Hot Weather Running: Staying Safe and Top Tips


With so many popular races scheduled in the fall, many runners find themselves doing the bulk of their training during the hot summer months. As someone who just spent the entire winter training for Boston (my first ever winter training for a marathon), moving into summer training again has definitely been an adjustment. Though I think runners need to take the time to get acclimated as the temperatures begin to rise, the truth is that to keep continuity in your training, you really can’t avoid hot weather running.

But there are ways to make running in hot weather more bearable (and dare I say, even enjoyable) as long as you follow some top tips. Additionally, as you set out to get your runs in during the hot weather, the most important thing is that you follow smart practices to stay safe through it all. In this article, we’ll cover:

  • Hot Weather Running Safety
  • Warning Signs That It’s Too Hot to Run
  • How Running in Hot Weather Can Actually Benefit You
  • Tips for Running in Hot Weather

Hot Weather Running Safety

Before we get into how to make it through a hot weather run without overdoing it, let’s first talk about what’s most important: taking care of yourself and staying safe.

This starts by first determining when it’s too hot to run outside and then paying attention to the signals your body gives you that you’re getting dehydrated or even entering a danger zone of heat-related illness.

Is it ever too hot to run outside?

Deciding if it’s “too hot to run” isn’t necessarily one-size-fits-all, but yes, there are times that it can be too hot to safely run outside.

Though we are built roughly the same, not everyone responds to heat in the same way. And by the way, it’s not just heat but the humidity that contributes to hot weather running. According to this article by NBC News, high heat combined with humidity makes it even harder for the body to cool itself off.

Together, these create a “heat index” which you’ll want to pay attention to instead of just the temperature. The chart below from the National Weather Service demonstrates how high humidity can make a temperature feel significantly hotter.

One example: At 90 degrees, for example, runners should proceed with caution where “fatigue is possible with prolonged activity,” but when it’s 90 degrees with 75% humidity, you’ve now entered what they refer to as the “danger” zone, and this particular combination will feel like 109 degrees. Yikes.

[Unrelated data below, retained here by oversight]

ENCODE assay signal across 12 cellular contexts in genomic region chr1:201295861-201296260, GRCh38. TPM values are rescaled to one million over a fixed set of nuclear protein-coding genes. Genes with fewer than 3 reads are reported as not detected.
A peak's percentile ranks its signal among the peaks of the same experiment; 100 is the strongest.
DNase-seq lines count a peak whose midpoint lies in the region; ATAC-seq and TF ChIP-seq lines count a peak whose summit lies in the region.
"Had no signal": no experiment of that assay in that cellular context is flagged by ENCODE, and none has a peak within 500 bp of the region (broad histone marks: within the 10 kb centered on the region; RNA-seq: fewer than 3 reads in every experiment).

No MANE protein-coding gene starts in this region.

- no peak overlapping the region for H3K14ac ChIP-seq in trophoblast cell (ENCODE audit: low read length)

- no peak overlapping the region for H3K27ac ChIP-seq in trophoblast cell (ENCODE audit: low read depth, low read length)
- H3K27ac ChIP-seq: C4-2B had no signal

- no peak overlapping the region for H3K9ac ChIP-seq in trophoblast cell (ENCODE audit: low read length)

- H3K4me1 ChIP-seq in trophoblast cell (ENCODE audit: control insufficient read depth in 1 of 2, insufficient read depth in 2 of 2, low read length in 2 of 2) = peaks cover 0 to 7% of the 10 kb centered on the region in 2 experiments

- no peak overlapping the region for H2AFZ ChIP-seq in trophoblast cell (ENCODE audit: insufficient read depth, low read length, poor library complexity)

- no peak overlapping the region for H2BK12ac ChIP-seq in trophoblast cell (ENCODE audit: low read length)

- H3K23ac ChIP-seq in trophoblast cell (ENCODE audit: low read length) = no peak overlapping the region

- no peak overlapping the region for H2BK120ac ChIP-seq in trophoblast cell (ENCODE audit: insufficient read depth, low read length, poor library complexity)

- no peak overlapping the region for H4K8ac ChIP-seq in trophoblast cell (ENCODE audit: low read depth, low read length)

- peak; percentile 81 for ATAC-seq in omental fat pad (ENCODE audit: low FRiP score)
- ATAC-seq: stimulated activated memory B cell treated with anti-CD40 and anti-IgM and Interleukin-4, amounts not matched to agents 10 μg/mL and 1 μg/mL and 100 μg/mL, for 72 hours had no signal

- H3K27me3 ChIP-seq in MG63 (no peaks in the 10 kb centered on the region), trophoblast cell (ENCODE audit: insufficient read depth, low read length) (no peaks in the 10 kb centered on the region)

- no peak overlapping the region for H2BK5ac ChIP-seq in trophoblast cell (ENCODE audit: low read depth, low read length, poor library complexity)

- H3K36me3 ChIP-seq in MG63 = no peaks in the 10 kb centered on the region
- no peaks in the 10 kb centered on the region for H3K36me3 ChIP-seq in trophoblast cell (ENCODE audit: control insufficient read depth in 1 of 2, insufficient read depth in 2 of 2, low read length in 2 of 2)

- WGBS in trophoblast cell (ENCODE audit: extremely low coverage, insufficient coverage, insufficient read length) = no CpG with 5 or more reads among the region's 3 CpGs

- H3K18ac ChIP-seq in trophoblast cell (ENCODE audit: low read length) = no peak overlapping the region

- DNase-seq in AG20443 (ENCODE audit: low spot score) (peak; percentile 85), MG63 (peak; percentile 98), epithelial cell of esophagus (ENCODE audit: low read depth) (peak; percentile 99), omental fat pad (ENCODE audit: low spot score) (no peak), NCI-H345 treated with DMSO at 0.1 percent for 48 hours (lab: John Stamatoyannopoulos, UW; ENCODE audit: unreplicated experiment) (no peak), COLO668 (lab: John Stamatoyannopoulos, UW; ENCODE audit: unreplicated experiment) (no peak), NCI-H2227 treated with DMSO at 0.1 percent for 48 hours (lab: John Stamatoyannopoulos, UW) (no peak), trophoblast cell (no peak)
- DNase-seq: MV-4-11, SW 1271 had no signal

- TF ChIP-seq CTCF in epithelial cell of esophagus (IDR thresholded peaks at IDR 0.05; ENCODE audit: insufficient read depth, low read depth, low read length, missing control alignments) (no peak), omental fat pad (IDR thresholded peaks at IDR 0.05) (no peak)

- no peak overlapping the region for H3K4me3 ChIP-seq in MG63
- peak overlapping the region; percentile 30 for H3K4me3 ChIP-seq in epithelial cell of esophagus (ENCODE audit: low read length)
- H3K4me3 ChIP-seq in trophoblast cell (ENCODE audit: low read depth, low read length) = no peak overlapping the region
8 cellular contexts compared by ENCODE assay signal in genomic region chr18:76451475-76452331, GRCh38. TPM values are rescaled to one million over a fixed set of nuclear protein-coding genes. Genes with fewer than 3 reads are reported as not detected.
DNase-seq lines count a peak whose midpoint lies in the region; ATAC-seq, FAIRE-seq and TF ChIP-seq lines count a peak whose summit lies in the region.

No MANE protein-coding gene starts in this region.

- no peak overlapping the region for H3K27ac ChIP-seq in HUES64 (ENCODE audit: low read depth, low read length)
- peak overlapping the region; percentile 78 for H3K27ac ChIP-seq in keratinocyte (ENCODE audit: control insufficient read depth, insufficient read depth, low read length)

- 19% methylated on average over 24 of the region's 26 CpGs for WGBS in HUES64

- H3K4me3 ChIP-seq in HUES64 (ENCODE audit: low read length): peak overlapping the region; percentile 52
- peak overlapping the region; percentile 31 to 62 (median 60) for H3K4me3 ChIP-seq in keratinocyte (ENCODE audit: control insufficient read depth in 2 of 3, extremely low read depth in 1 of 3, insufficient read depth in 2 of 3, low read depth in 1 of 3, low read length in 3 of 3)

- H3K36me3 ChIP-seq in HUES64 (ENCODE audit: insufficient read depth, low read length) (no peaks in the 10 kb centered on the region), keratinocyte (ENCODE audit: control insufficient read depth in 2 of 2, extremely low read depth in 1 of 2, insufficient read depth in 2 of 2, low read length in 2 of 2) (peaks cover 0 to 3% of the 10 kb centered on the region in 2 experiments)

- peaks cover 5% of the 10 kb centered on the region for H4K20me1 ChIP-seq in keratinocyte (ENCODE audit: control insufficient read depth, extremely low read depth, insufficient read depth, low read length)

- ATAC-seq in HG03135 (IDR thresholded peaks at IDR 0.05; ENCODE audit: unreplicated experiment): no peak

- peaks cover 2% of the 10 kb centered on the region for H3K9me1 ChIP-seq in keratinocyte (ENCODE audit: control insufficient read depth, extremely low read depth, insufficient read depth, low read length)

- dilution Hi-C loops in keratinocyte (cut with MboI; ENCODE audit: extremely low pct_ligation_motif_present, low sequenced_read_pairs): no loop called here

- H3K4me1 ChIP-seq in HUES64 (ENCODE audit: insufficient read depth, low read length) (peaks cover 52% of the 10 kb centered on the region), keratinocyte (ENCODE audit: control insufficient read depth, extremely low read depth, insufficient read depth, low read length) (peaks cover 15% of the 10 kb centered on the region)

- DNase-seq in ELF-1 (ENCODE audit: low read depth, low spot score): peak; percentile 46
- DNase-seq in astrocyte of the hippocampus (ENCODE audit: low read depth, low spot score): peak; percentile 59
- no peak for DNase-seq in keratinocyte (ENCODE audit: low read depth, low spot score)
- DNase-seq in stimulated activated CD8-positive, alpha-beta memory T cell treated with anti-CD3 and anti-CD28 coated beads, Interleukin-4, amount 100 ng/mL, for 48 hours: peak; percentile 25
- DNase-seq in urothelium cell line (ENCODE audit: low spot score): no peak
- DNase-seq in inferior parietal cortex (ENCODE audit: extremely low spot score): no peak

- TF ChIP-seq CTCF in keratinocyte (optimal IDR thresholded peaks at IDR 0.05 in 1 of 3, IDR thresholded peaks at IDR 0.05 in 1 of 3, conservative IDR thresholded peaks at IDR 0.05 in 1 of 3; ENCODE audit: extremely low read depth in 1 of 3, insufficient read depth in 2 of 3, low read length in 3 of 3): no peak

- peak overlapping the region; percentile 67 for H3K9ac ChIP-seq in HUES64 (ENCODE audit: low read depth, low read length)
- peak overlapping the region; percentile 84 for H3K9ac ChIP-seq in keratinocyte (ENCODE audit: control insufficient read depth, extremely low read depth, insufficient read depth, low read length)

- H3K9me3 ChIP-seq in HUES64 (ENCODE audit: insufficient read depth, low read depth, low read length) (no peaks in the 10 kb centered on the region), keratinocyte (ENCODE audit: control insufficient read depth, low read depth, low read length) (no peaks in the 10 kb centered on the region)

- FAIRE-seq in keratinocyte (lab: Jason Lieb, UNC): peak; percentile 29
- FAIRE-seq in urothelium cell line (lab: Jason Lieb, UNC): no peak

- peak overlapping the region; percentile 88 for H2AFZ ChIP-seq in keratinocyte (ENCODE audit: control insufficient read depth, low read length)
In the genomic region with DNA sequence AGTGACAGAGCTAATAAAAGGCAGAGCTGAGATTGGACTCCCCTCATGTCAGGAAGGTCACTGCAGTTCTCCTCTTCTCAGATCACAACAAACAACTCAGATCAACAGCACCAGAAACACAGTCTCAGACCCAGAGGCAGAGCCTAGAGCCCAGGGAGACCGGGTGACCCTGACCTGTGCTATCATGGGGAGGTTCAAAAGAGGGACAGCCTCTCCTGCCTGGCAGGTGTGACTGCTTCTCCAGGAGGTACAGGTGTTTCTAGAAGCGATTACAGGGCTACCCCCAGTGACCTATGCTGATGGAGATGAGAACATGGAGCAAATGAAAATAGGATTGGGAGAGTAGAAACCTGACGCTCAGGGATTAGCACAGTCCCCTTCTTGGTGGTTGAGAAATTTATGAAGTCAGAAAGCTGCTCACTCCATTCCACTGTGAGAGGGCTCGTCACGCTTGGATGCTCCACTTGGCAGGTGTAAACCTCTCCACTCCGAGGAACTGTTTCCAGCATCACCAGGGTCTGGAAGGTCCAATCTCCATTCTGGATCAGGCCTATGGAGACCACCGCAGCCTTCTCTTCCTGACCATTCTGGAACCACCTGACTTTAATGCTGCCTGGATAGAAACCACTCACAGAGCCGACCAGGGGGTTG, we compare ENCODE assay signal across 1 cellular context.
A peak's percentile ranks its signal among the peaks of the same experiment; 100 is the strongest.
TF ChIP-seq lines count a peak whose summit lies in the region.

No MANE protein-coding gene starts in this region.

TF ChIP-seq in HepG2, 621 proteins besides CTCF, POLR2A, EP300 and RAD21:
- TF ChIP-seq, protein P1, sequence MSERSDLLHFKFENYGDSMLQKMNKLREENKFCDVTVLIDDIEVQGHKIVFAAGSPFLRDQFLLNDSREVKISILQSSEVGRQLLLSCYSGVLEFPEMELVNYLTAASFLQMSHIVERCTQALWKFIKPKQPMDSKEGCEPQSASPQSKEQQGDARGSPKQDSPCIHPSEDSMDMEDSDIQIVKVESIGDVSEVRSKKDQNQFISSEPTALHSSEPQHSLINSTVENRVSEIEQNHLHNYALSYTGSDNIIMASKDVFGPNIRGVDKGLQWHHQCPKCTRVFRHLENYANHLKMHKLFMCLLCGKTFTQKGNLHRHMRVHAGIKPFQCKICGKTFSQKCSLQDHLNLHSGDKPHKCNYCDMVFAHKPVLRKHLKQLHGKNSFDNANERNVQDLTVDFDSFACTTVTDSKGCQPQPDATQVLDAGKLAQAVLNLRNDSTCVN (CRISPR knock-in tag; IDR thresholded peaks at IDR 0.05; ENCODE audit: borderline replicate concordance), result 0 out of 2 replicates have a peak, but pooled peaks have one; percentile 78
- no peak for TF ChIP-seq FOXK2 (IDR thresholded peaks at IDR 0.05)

Heat Index Chart from the NWS

Though it’s most important to listen to your body, a good rule of thumb, as Keri Peterson, M.D. states in this Women’s Health Mag article, is to stick with 90 as your heat index cutoff score for staying inside. Anything higher puts you in the “extreme caution” category and you’re definitely putting yourself at unnecessary risk.

Warning Signs That It’s Too Hot to Run

In my article, “The Dangers of Marathon Running and How to Avoid Them,” I list the warning signs of heat illness. These can happen during the cautionary temperatures and are even more likely in the “danger” or “extreme danger” zones.

  • muscle cramps (often in the legs)
  • dizziness
  • nausea and vomiting
  • weakness
  • confusion and disorientation

But you don’t ever want to get to this point. Experiencing initial signs of dehydration or overheating should be enough to make you cut your run short. These include:

  • increased thirst
  • nausea
  • fatigue
  • mild dizziness
  • headaches
  • sticky mouth
  • poor focus

If you’re questioning whether this is what you’re experiencing, then it’s time to seek shade and be done. Trying to continue running when experiencing these signs does not make you a tough hero. It makes you the exact opposite. So be sure to take care of yourself if you’re going to run in hot weather.

Benefits of Hot Weather Running – are there any?

Now that we’ve discussed how to pay attention to warning signs that you need to cut a hot run short (or not do an outdoor run at all), what about the hotter runs that you still choose to complete in taking the necessary precautions. Does attempting to run in the heat give you any lasting benefits for your running?

When taking a smart approach to hot weather running and giving your body time to acclimate to it, it can benefit your running for the long-term.

Some even refer hot weather running as the “poor man’s altitude.” Sounds a silly, but I think the thinking behind this is that a runner who trains at altitude will be a stronger runner when they go back to lower altitudes. (Many elite runners will do this…while I guess us “common folks” wouldn’t be able to…maybe that’s the thinking behind the saying??) Bottom line, though you may feel sluggish running in the heat, once you’re back to normal temperatures you’ll feel like you’re flying.

A study from the Journal of Applied Physiology set out to find the impact of heat acclimation on improving performance in hot and cool environments. They determined that heat acclimation increased all of the following in both hot and cool conditions:

  • VO2 Max (the maximum amount of oxygen you utilize while running)
  • power output lactate threshold (the length of time of high-intensity exercise before lactic acid begins to exponentially rise) in a cool environment
  • plasma volume and maximal cardiac output (The amount of blood the heart pumps through the circulatory system in a minute)
  • time-trial performance

The control group in this study saw NO changes in any of these categories.

When taking the proper precautions to stay safe during your hot weather training runs, you will likely see your fitness increase (even though it may feel incredibly hard in the beginning). That will carry over to your race times, and I think I speak for most people when I say we love a good PR.

Running in hot weather is inevitable for most of us because we don’t want to give up our summer running even when we’re not training for something specific. We recommend you utilize the following tips to make it the most safe and comfortable experience possible while you keep building that aerobic fitness.

Top Tips for Running in Hot Weather

1.) Sunrise or Sunset Running is your friend.